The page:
Apple cider vinegar- 1 tablespoon
Squeeze of honey
Fresh parsley-chopped, ½ cup
Fresh chives- chopped, 2 tablespoons
Onion- finely diced, ½ cup
Garlic-1 clove, minced
Fennel bulbs- 2 small, thinly sliced (optional)

            Heat an oven to 450°F. Place the potatoes on a sheet pan and toss with the 2 tablespoons of olive oil and season with salt and pepper. Roast until tender, about 20-25 minutes. Gently loosen the potatoes from the pan and set aside while you make the dressing.
            In a large bowl combine the ¼ olive oil, capers, vinegar, honey, parsley, chives, onion, and garlic. Add the potatoes (you can do this while they are still warm), and fennel if using and toss to coat. Serve warm or at room temperature.

Monday, October 10, 2011

Smoke Berry: Eggplant

Eggplants are about out as far as being in season. These are wonderful vegetables (actually a fruit, technically a berry) that can be used in a variety of dishes and in many styles of cooking. The eggplant is native to India and has been cultivated since prehistory. It is part of the nightshade family and like tomatoes was once considered extremely poisonous. When roasted they impart a very smoky flavor due to the fact that they contain trace amounts of nicotine (who knew?)! The eggplant can be bitter and larger varieties should be peeled before eating. Another trick to reduce the bitter quality is to salt the flesh and rinse before using. The eggplant comes in just about every shape and color and can be stewed, fried, roasted, grilled, sautéed, stuffed, baked, you name it and used in dishes ranging from dips to soups to vegetarian casseroles. Because of the texture of the flesh the eggplant is like a sponge and will absorb the flavors nicely of whatever it is paired with. Try a few of our recipes to enjoy this beautiful berry!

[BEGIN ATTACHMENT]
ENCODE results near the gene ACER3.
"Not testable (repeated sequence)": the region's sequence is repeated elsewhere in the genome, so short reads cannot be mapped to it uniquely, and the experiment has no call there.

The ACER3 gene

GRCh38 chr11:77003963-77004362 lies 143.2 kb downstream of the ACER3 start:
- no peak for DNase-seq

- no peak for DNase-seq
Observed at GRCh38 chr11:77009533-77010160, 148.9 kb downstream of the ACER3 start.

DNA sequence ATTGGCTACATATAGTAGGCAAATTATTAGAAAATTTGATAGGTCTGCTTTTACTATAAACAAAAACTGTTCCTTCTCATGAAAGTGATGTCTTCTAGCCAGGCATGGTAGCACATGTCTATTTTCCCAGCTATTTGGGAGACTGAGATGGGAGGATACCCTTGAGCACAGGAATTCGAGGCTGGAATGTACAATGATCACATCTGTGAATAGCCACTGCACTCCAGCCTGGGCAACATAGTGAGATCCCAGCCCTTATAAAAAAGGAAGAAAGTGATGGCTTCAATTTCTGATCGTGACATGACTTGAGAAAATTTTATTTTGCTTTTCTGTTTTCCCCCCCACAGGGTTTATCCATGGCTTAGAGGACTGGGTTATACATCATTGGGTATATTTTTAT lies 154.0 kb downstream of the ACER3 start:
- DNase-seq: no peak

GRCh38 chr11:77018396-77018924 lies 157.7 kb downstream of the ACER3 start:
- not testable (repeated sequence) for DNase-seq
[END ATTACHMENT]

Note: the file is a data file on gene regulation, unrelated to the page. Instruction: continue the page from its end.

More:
1 pound eggplant, about 1 large or 2 smallish, stemmed and halved
2 tablespoons olive oil
big pinch of salt
2 cloves garlic
½ teaspoon salt
¼ cup parsley, plus a few tablespoons chopped for serving
3 tablespoons tahini (ground sesame seed paste)
3 tablespoons lemon juice, freshly squeezed
½ cup Greek style yogurt
1 teaspoon smoked paprika, plus more for service
¼ cup olive oil
Toasted baguette slices for serving

Heat an oven to 450°F. drizzle the eggplant halves with olive oil and sprinkle with salt. Place on a baking sheet and roast in the oven until squishy, about 20-30 minutes. Remove from the oven and allow to cool just until you can handle them. Scrape the flesh out of the skins and place in a food processor along with the rest of the ingredients through the smoked paprika. Process until smooth. Drizzle in half of the olive oil (2 tablespoons) and taste for seasoning. Add more salt if desired.
To serve: place the eggplant mixture in a bowl and drizzle with remaining olive oil, top with more chopped parsley and a sprinkling of smoked paprika.

***we served this as crostini at an event with a squeeze of Emily G’s Roasted Red Pepper Jam…YUM! 

Farmer’s Eggplant Fries: Serves 4-6 as a side
1 large eggplant, stemmed and cut into fry size strips
2-3 tablespoons Olive oil
Salt and freshly ground black pepper
½ cup Grated Parmesan cheese
½ cup Panko break crumbs

Heat an oven to 425°F. Toss the eggplant fries with the olive oil and salt and pepper. Then toss with the Parmesan and panko. Spread evenly on a baking sheet and cook for 10 minutes in the oven. Toss the fries and cook an additional 10-15 minutes or until they are golden and delicious. Serve, and enjoy.

*** This recipe came to Ginger (my business partner) from a farmer at the Peachtree Road Farmer’s Market. When asked “What should I do with these?” this was their reply!